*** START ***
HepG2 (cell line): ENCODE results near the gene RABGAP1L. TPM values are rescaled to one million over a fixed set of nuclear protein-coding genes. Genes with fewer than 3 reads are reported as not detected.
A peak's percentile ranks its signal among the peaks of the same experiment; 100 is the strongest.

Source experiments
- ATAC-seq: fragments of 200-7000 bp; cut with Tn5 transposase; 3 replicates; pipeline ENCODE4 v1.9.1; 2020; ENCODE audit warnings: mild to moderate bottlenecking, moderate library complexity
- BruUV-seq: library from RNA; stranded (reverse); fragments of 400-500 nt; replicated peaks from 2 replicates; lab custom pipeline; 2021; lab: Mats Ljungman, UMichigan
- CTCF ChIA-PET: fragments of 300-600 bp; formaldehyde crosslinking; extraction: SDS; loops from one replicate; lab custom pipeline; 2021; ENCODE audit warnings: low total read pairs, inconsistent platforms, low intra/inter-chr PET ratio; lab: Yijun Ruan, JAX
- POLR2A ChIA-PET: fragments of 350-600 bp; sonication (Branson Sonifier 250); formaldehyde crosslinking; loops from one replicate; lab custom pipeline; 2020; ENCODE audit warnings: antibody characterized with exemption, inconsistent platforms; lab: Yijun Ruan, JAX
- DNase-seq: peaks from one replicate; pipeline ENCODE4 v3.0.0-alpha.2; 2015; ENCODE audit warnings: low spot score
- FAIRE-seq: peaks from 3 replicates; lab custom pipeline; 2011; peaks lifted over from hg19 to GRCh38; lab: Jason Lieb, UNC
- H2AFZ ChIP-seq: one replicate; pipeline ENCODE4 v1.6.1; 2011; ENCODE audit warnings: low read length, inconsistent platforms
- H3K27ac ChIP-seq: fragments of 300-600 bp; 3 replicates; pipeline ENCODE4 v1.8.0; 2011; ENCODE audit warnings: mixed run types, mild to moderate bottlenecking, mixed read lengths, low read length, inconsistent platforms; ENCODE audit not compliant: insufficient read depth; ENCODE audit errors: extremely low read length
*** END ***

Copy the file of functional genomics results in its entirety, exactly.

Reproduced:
HepG2 (cell line): ENCODE results near the gene RABGAP1L. TPM values are rescaled to one million over a fixed set of nuclear protein-coding genes. Genes with fewer than 3 reads are reported as not detected.
A peak's percentile ranks its signal among the peaks of the same experiment; 100 is the strongest.

Source experiments
- ATAC-seq: fragments of 200-7000 bp; cut with Tn5 transposase; 3 replicates; pipeline ENCODE4 v1.9.1; 2020; ENCODE audit warnings: mild to moderate bottlenecking, moderate library complexity
- BruUV-seq: library from RNA; stranded (reverse); fragments of 400-500 nt; replicated peaks from 2 replicates; lab custom pipeline; 2021; lab: Mats Ljungman, UMichigan
- CTCF ChIA-PET: fragments of 300-600 bp; formaldehyde crosslinking; extraction: SDS; loops from one replicate; lab custom pipeline; 2021; ENCODE audit warnings: low total read pairs, inconsistent platforms, low intra/inter-chr PET ratio; lab: Yijun Ruan, JAX
- POLR2A ChIA-PET: fragments of 350-600 bp; sonication (Branson Sonifier 250); formaldehyde crosslinking; loops from one replicate; lab custom pipeline; 2020; ENCODE audit warnings: antibody characterized with exemption, inconsistent platforms; lab: Yijun Ruan, JAX
- DNase-seq: peaks from one replicate; pipeline ENCODE4 v3.0.0-alpha.2; 2015; ENCODE audit warnings: low spot score
- FAIRE-seq: peaks from 3 replicates; lab custom pipeline; 2011; peaks lifted over from hg19 to GRCh38; lab: Jason Lieb, UNC
- H2AFZ ChIP-seq: one replicate; pipeline ENCODE4 v1.6.1; 2011; ENCODE audit warnings: low read length, inconsistent platforms
- H3K27ac ChIP-seq: fragments of 300-600 bp; 3 replicates; pipeline ENCODE4 v1.8.0; 2011; ENCODE audit warnings: mixed run types, mild to moderate bottlenecking, mixed read lengths, low read length, inconsistent platforms; ENCODE audit not compliant: insufficient read depth; ENCODE audit errors: extremely low read length